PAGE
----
EPT8 Madrid: Like a runaway Freitez train


This is the European Poker Tour's second visit to Madrid. Those who followed events in Season 7 will remember the first; a tournament from which emerged a final table of collisions, near-misses and that inescapable sense of inevitability. It proved to be a unique final - a grand final.

The last day was broken up into two sections. In the first the final eight would play down to four. Then play would stop before restarting for a live broadcast, with hole cards shown, albeit with a two hour delay.

It would be a great spectacle to end to the season, with two Team PokerStars Pros looking to make history.

Alex Gomes, from Brazil, was on course for the last leg of poker's Triple Crown. Meanwhile Juan Maceiras was aiming to become the first Spanish EPT winner. In the end, neither came close. Gomes busted in seventh while Maceiras could do no better than fifth.

The cause? Well that was eventual winner Ivan Freitez.

Ivan Freitez celebrates

Freitez perhaps not graced with the finesse of other players, but he at least had charisma. Apocryphal stories only added to his brashness; being an apparent former revolutionary with a history stretching back to the early days of Chavez.

Players like Freitez come along from time to time, playing like they live, sweeping aside good grace, opinion and grudge, to swagger into the lead with unstoppable momentum.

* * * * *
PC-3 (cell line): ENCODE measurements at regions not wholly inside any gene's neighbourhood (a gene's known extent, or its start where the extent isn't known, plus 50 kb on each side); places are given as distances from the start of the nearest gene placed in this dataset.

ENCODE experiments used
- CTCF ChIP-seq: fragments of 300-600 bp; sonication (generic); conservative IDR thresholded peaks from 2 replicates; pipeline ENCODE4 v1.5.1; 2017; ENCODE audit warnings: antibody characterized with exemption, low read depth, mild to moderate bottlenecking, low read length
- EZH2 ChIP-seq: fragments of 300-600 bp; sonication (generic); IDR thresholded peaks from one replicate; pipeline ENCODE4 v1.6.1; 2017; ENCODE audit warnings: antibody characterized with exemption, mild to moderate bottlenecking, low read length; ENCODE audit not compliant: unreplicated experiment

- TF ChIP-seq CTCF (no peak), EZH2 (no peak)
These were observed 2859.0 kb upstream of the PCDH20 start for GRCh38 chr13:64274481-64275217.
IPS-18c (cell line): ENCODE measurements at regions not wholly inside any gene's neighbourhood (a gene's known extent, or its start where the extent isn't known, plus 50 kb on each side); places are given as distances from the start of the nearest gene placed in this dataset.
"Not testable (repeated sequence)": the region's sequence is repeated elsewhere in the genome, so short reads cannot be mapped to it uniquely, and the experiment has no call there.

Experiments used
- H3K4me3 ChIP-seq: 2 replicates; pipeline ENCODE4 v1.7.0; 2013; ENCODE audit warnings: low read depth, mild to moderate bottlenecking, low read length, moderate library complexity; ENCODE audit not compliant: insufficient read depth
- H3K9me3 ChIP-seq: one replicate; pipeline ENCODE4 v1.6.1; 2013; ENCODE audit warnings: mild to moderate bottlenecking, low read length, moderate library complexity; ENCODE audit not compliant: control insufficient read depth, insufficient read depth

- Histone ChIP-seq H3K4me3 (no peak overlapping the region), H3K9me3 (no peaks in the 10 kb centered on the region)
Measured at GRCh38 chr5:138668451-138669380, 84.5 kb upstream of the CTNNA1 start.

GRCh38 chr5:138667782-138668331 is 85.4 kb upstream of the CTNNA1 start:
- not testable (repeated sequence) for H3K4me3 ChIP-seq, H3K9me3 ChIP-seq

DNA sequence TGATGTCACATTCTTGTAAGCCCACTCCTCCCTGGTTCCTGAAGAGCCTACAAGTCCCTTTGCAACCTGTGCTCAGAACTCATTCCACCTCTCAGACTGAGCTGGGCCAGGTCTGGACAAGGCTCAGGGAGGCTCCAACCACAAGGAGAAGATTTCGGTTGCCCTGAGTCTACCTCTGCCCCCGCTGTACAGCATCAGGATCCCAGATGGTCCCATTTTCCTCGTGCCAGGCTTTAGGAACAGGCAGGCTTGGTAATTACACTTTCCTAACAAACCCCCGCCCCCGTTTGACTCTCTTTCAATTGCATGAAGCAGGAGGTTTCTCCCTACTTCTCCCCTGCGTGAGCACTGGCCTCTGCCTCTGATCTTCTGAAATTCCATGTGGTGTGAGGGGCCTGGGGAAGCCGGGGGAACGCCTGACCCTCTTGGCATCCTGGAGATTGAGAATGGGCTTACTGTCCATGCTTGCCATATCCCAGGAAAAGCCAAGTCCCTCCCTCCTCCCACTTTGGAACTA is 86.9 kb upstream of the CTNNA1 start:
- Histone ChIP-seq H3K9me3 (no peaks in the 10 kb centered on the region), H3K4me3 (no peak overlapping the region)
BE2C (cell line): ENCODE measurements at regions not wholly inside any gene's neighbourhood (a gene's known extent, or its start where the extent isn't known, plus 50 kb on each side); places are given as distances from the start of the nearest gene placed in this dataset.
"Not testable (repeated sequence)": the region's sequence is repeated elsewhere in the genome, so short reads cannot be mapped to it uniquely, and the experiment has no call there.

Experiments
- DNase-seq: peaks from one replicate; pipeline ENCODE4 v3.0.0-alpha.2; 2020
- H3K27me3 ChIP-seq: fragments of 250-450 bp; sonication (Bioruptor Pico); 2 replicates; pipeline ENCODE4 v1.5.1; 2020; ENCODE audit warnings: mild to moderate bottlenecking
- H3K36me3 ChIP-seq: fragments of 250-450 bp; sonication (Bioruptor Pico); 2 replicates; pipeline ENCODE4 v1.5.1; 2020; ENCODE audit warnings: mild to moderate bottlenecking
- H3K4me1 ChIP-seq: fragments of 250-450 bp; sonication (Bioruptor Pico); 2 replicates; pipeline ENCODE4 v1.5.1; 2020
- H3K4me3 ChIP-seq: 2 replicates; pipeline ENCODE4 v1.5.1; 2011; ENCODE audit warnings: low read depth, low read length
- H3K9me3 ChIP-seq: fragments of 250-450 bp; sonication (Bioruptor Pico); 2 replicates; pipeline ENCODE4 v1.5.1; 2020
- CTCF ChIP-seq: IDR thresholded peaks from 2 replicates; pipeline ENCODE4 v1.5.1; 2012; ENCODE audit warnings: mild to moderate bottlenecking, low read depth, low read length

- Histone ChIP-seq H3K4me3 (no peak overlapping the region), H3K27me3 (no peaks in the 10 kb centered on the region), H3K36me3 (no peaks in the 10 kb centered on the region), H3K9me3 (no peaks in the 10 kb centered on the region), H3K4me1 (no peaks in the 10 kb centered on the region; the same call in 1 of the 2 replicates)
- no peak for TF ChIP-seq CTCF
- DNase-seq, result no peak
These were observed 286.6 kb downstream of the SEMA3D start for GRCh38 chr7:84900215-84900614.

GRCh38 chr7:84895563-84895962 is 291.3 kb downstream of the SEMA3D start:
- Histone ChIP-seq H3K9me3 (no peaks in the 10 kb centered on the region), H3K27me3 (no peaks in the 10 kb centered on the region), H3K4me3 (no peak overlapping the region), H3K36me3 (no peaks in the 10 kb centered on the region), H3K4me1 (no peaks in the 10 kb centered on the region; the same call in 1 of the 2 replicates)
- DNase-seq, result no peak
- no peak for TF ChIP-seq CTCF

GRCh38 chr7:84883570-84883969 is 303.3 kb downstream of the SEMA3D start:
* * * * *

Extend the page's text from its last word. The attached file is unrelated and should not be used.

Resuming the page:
A look back on last years' coverage and Freitez was teamed up with words just like "unstoppable," as well as "unorthodox". Freitez loved it, even though his opponents, and those watching were perhaps not so taken with him. More than once he was cautioned for, well, what could best be described as unsporting play, profiting each time.

That said poker is not initially about popularity. It can be about other things - skill for instance and moments of drama- but Freitez stuck with this first maxim about not needing to be popular. It served him well, knocking out two players with pairs with ace-nine, catching a card each time. When only Torsten Brinkmann was left to take him on heads-up, the talented German faced an insurmountable disadvantage, overcome more than three-to-one in chips. When his ace-king was toppled by Freitez's ten-nine no one was surprised.

"Overall he was the best player at the final table," said David Williams, working the EPT Live commentary booth. "He may have been unorthodox, but he deserved to win."